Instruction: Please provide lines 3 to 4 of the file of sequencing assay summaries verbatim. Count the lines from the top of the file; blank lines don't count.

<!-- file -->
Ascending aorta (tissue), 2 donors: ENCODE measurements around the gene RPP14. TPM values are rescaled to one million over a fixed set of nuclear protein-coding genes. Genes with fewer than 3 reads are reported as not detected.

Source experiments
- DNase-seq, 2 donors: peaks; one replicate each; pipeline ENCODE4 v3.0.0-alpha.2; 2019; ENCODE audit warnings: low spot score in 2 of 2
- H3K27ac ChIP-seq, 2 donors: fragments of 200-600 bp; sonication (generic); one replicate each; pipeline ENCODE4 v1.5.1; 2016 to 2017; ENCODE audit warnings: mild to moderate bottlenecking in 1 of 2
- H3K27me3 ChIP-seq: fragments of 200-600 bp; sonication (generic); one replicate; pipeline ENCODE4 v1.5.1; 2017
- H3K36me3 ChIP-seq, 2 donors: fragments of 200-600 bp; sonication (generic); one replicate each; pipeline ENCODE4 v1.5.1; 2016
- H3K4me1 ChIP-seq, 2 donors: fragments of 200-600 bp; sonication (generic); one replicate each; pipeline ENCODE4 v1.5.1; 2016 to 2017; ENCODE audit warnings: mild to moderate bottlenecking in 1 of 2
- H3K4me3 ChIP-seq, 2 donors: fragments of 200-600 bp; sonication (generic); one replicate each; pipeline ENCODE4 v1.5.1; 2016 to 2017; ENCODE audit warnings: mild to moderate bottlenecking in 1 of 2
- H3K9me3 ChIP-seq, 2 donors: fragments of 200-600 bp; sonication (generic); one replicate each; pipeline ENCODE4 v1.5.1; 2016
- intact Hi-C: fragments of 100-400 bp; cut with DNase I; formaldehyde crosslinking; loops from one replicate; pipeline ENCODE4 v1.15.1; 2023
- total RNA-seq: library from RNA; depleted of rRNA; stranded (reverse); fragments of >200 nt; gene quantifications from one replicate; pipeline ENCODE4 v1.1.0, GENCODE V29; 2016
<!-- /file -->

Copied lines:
- DNase-seq, 2 donors: peaks; one replicate each; pipeline ENCODE4 v3.0.0-alpha.2; 2019; ENCODE audit warnings: low spot score in 2 of 2
- H3K27ac ChIP-seq, 2 donors: fragments of 200-600 bp; sonication (generic); one replicate each; pipeline ENCODE4 v1.5.1; 2016 to 2017; ENCODE audit warnings: mild to moderate bottlenecking in 1 of 2